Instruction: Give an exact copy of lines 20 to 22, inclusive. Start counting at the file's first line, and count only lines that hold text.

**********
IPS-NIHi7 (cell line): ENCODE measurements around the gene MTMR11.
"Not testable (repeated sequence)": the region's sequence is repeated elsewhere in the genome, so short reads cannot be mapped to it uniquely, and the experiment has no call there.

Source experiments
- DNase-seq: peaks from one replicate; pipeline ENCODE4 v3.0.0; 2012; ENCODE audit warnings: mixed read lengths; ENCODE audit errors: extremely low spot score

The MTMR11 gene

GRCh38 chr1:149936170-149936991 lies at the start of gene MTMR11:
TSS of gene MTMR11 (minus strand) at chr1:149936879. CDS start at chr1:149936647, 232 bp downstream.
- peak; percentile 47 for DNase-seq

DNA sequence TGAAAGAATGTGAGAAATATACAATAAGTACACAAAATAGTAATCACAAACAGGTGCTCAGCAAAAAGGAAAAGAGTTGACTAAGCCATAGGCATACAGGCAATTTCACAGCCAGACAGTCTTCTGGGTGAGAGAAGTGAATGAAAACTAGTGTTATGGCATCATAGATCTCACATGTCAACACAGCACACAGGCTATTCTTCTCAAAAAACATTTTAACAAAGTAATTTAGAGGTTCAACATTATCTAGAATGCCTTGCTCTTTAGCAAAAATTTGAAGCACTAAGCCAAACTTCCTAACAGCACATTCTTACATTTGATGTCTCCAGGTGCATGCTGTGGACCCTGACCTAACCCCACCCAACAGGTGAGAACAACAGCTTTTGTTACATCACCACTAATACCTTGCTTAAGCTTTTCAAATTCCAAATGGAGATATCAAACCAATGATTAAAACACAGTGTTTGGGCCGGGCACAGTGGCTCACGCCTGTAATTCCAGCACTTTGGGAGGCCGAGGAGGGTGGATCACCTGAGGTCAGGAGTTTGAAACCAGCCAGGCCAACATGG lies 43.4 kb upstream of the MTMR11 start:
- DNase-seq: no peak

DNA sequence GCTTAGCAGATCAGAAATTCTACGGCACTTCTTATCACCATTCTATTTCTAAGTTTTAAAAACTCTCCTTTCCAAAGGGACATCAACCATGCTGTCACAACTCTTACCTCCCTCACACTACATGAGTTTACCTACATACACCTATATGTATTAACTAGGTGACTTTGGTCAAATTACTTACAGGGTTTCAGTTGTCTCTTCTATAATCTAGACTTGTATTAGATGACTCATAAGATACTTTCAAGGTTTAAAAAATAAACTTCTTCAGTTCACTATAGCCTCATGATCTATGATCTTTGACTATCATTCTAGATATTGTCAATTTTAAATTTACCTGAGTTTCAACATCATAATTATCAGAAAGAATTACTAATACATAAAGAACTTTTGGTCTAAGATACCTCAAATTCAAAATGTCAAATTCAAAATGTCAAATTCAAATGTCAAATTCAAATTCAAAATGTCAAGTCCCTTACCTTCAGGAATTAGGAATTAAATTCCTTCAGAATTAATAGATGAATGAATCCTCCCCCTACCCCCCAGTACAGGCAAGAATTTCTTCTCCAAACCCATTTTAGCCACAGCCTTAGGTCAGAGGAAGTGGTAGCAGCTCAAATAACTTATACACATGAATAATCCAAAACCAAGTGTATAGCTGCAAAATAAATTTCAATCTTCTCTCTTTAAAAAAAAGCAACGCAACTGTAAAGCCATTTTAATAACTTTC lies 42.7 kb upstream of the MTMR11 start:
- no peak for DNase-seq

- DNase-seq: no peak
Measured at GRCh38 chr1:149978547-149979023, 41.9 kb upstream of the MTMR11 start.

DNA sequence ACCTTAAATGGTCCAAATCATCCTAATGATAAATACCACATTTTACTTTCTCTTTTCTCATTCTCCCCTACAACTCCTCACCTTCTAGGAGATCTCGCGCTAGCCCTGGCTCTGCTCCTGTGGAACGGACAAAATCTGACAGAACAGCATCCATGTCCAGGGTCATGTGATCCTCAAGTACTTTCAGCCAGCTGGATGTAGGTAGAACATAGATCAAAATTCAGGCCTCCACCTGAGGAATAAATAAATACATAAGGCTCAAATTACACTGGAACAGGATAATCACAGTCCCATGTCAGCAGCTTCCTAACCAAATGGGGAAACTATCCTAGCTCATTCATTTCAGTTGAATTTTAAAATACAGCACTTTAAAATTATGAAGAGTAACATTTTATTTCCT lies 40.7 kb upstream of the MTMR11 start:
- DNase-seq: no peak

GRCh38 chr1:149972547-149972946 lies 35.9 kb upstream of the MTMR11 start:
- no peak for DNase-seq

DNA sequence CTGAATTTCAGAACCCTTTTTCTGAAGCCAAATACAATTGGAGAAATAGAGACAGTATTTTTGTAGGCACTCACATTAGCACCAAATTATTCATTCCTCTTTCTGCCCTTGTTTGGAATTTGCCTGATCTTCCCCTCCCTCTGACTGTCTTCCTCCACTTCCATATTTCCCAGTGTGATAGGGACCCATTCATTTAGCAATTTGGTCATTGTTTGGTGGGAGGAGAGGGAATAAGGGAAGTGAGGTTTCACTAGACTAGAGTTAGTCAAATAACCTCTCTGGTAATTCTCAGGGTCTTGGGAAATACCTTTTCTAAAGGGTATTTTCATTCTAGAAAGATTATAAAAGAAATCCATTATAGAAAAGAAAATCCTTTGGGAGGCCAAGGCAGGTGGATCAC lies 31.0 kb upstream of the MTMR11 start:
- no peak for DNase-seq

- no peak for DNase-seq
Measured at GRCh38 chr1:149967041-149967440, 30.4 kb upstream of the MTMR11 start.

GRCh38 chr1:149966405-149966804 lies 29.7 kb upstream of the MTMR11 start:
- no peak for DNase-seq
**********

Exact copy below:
- no peak for DNase-seq

- no peak for DNase-seq
Measured at GRCh38 chr1:149967041-149967440, 30.4 kb upstream of the MTMR11 start.